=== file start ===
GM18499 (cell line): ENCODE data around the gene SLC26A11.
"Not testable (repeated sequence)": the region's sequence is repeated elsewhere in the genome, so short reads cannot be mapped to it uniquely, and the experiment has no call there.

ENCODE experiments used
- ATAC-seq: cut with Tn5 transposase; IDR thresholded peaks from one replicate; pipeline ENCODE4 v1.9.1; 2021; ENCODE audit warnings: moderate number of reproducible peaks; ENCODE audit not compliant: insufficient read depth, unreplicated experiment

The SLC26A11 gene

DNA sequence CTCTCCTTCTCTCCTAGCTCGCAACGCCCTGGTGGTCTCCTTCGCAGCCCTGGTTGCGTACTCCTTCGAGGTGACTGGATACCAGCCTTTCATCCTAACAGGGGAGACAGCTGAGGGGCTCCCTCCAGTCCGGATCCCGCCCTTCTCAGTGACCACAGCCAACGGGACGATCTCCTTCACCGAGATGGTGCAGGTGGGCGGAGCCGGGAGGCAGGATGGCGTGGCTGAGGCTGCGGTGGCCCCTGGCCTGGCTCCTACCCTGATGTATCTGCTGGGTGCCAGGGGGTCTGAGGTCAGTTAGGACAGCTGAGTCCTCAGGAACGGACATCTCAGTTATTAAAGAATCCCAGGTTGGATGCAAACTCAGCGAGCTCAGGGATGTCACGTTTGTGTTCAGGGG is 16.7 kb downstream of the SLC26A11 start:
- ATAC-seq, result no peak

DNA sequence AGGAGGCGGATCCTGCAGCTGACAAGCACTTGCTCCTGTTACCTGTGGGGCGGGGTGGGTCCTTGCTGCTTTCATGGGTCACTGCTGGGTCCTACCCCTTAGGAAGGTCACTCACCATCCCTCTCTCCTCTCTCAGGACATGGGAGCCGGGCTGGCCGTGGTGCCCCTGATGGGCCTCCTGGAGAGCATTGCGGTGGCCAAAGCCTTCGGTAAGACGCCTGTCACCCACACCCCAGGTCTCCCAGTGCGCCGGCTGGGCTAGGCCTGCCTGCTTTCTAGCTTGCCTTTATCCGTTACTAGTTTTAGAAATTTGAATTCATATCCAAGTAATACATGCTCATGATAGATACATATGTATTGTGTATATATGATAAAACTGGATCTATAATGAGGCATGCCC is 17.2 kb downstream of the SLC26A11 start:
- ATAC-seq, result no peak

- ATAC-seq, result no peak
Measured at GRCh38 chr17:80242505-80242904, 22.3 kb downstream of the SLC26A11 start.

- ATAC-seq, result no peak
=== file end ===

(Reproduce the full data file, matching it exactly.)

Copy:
GM18499 (cell line): ENCODE data around the gene SLC26A11.
"Not testable (repeated sequence)": the region's sequence is repeated elsewhere in the genome, so short reads cannot be mapped to it uniquely, and the experiment has no call there.

ENCODE experiments used
- ATAC-seq: cut with Tn5 transposase; IDR thresholded peaks from one replicate; pipeline ENCODE4 v1.9.1; 2021; ENCODE audit warnings: moderate number of reproducible peaks; ENCODE audit not compliant: insufficient read depth, unreplicated experiment

The SLC26A11 gene

DNA sequence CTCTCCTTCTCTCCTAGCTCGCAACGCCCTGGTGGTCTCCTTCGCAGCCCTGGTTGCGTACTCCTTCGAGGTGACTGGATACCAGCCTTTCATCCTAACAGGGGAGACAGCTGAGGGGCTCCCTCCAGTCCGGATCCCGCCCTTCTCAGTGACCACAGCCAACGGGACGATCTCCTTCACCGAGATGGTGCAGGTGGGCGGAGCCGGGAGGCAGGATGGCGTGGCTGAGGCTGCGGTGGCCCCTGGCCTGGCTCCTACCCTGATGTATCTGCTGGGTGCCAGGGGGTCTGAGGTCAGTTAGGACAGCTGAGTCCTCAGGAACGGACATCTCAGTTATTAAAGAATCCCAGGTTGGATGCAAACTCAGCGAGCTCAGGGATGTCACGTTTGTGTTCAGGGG is 16.7 kb downstream of the SLC26A11 start:
- ATAC-seq, result no peak

DNA sequence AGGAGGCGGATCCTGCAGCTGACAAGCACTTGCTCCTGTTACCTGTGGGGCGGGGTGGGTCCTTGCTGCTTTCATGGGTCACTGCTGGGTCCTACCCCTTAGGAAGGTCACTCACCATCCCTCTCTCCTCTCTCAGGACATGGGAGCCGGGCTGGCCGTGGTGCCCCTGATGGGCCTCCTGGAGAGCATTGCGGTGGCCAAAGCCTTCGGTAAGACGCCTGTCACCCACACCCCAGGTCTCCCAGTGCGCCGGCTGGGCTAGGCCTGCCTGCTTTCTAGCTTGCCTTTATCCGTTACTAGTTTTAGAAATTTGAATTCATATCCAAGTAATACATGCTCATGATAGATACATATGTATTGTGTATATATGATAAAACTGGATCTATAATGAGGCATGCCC is 17.2 kb downstream of the SLC26A11 start:
- ATAC-seq, result no peak

- ATAC-seq, result no peak
Measured at GRCh38 chr17:80242505-80242904, 22.3 kb downstream of the SLC26A11 start.

- ATAC-seq, result no peak